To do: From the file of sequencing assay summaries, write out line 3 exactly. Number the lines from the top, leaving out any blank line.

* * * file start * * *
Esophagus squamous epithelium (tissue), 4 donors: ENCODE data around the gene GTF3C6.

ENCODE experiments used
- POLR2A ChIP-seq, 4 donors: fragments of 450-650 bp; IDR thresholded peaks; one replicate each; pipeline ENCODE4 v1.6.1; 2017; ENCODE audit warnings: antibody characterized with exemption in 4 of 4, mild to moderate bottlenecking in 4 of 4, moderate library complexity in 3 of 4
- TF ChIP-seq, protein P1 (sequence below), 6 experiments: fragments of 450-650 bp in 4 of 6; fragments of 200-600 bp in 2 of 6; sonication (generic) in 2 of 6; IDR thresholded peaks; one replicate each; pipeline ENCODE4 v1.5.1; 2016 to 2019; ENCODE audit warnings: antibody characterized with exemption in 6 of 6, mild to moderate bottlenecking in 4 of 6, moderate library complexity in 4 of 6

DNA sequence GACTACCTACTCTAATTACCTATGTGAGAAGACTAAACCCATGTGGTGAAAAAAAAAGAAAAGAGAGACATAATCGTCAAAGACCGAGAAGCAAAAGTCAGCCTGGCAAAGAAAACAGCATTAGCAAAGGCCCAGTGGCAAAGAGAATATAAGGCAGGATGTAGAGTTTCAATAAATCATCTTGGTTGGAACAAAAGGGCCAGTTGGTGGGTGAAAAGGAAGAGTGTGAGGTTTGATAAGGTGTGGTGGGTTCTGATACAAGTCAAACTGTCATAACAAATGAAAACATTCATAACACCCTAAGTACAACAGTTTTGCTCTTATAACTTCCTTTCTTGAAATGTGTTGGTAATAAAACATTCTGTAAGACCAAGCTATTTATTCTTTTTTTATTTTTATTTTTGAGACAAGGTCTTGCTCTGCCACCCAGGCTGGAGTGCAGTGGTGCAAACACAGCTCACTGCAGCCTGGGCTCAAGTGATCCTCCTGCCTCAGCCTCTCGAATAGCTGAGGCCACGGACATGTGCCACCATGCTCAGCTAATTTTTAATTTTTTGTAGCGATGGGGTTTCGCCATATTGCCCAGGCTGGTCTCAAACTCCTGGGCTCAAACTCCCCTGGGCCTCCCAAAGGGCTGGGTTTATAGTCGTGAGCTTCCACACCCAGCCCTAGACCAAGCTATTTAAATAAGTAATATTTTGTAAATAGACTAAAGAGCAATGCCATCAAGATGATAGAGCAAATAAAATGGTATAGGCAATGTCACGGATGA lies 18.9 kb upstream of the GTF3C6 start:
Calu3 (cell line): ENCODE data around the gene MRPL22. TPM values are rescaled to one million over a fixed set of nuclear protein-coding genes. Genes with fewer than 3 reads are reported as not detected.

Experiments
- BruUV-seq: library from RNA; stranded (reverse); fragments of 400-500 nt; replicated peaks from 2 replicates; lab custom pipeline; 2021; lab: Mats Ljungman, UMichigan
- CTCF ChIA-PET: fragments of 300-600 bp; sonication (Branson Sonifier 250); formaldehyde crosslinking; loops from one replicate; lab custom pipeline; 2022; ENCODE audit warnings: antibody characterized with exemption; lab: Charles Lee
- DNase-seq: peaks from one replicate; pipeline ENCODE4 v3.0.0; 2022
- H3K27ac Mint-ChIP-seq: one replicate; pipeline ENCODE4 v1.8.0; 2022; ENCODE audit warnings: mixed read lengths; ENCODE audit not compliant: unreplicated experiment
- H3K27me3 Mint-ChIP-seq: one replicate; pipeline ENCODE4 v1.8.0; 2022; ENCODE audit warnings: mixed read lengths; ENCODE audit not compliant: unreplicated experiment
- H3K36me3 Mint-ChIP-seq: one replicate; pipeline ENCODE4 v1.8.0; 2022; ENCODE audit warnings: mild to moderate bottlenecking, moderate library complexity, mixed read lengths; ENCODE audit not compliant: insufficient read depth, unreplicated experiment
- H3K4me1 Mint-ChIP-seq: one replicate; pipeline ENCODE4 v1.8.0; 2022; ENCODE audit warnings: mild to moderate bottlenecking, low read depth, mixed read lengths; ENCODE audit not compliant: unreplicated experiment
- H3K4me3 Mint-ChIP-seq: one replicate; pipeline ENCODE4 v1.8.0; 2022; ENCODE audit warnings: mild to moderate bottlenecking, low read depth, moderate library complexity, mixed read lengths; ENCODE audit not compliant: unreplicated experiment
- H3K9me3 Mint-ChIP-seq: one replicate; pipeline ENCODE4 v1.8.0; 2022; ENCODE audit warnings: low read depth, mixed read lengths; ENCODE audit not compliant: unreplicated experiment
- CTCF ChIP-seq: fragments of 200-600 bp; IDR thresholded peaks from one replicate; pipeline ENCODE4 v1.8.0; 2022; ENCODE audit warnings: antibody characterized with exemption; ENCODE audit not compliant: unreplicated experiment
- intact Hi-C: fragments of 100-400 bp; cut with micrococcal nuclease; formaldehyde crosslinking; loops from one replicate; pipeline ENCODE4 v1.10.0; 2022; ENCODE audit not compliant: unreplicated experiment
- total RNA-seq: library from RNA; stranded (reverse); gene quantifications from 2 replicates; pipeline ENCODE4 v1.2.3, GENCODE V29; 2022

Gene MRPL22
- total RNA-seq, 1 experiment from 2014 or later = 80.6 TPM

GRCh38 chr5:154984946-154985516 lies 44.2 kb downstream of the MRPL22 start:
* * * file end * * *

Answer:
- POLR2A ChIP-seq, 4 donors: fragments of 450-650 bp; IDR thresholded peaks; one replicate each; pipeline ENCODE4 v1.6.1; 2017; ENCODE audit warnings: antibody characterized with exemption in 4 of 4, mild to moderate bottlenecking in 4 of 4, moderate library complexity in 3 of 4